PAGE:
These are kids in Myanmar, also known as Burma. They live in a town called Tachilek, on the border of Thailand. I met them in a mosque — a very small mosque on a sidestreet in the town. There is a lot of dispute about the position and treatment of Muslims in Myanmar, a predominantly Buddhist country. I was happy to meet these boys — the one in the middle was particularly funny, meditating like a Buddhist monk but holding a slingshot in his hand. I don’t think they get many visitors.
I had planned to visit Yangon (Rangoon) with my friend Anil Kalhan in the second weekend of May, which was incidentally the weekend of the country’s constitutional referendum. Not surprisingly (though, I have to say, I was still a bit surprised) the Myanmar Embassy in Singapore closed its visa section for a few days about a month before our weekend sojourn. And then for the week after that. And the next week too, which was when Cyclone Nargis hit. When we finally got to the visa counter (on now my fourth visit to the embassy) we were told that a visa could not be ready until Monday, the Monday that we were supposed to return to Singapore.
So, our Yangon trip didn’t work out. Not to be deterred, we decided to take the back door to Burma. We went to Chiang Mai in Northern Thailand. We wandered around the city and met some people there who told us a lot about what was happening across the border in Burma. Then we went by bus to Mae Sai, the border town on the Thai side and our gateway to a country neither of us had ever seen but were very curious about.
Crossing the border by foot was a strange experience. It should have been a bigger deal than it was. You cross through Thai security, walk on a short bridge over the Sai River, are greeted by a large photo of junta leader Than Shwe, pay 500 baht (we tried to pay US$10, but they didn’t like that our bills had doggy ears), and voila! Myanmar. (Myanmar without our passports, that is. They hold on to them until you return.)
Tachilek and Mae Sai sit inside the Golden Triangle, the area where Thailand, Burma and Laos meet. It’s a place notorious for opium production, hilltribes and the spread of HIV. Not too pretty. But it’s also a place glossed over for tourists — these “dangerous” places have capitalized on their reputations in many ways. So too has Tachilek. The three-wheel taxi drivers have a little route they all follow, showing half-day tourists from Thailand Shan temples, Chinese-style temples and the beauty of the valley where Tachilek rests. Indeed, it is a beautiful country, but one that is conspicuously void of newspapers. Many buildings have satellite dishes, but the televisions we saw were tuned to WWF wrestling from across the border. One week after Cycle Nargis hit, our guide still thought only a few thousand had been killed.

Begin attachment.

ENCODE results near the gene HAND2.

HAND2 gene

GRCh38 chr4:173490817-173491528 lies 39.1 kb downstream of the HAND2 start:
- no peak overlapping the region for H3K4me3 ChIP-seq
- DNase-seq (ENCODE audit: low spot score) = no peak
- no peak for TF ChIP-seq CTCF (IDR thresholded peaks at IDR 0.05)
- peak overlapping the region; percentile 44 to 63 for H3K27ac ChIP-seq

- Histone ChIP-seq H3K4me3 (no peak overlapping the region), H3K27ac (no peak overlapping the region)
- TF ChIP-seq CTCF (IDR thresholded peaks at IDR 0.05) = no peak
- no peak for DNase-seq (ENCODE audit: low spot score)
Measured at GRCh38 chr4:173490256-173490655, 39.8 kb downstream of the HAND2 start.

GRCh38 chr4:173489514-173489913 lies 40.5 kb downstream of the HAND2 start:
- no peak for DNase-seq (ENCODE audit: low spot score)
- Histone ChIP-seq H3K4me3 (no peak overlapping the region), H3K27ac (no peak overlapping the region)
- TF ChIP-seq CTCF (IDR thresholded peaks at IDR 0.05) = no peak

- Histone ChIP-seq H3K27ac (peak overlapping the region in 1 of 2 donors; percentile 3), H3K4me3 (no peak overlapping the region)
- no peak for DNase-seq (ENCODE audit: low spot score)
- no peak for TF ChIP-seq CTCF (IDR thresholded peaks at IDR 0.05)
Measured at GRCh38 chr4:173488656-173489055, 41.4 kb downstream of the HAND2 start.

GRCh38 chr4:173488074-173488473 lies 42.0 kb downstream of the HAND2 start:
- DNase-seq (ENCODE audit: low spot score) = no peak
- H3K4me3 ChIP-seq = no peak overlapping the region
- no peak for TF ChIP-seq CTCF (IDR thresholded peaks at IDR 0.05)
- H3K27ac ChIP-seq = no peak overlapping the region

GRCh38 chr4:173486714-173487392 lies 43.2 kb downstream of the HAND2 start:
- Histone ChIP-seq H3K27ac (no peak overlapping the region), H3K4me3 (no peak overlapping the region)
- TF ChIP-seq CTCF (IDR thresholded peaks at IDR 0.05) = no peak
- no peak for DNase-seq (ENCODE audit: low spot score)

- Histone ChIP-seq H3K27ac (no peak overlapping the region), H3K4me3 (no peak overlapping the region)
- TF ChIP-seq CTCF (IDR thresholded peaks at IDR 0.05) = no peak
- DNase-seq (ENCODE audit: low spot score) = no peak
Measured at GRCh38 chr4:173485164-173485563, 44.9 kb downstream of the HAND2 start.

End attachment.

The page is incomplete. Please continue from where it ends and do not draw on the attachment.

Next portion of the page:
So we wandered around, seeing all the things that all the curious onlookers see and trying to ask questions in between, It is certainly a strange place and one where you don’t speak too loudly, or walk past a polling booth twice, or take photos of referendum posters out in the open. Our guide made that abundantly clear to us. He also made it clear that people in Tachilek didn’t feel that their vote in the referendum was secret — so many voted “yes” to satisfy local leaders. So I took what photos I could — I’m afraid I couldn’t properly capture Tachilek, though.